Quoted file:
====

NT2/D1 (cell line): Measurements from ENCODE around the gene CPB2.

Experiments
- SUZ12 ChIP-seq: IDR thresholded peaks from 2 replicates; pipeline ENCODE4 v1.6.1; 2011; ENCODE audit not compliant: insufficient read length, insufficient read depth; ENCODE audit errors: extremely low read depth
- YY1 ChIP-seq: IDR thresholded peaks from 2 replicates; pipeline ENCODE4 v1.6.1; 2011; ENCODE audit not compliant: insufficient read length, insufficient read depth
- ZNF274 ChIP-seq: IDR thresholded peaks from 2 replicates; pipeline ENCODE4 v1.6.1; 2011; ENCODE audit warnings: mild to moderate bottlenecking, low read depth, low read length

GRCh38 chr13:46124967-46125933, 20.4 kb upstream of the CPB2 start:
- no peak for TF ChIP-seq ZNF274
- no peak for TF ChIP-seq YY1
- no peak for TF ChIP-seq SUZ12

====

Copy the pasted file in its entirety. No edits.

NT2/D1 (cell line): Measurements from ENCODE around the gene CPB2.

Experiments
- SUZ12 ChIP-seq: IDR thresholded peaks from 2 replicates; pipeline ENCODE4 v1.6.1; 2011; ENCODE audit not compliant: insufficient read length, insufficient read depth; ENCODE audit errors: extremely low read depth
- YY1 ChIP-seq: IDR thresholded peaks from 2 replicates; pipeline ENCODE4 v1.6.1; 2011; ENCODE audit not compliant: insufficient read length, insufficient read depth
- ZNF274 ChIP-seq: IDR thresholded peaks from 2 replicates; pipeline ENCODE4 v1.6.1; 2011; ENCODE audit warnings: mild to moderate bottlenecking, low read depth, low read length

GRCh38 chr13:46124967-46125933, 20.4 kb upstream of the CPB2 start:
- no peak for TF ChIP-seq ZNF274
- no peak for TF ChIP-seq YY1
- no peak for TF ChIP-seq SUZ12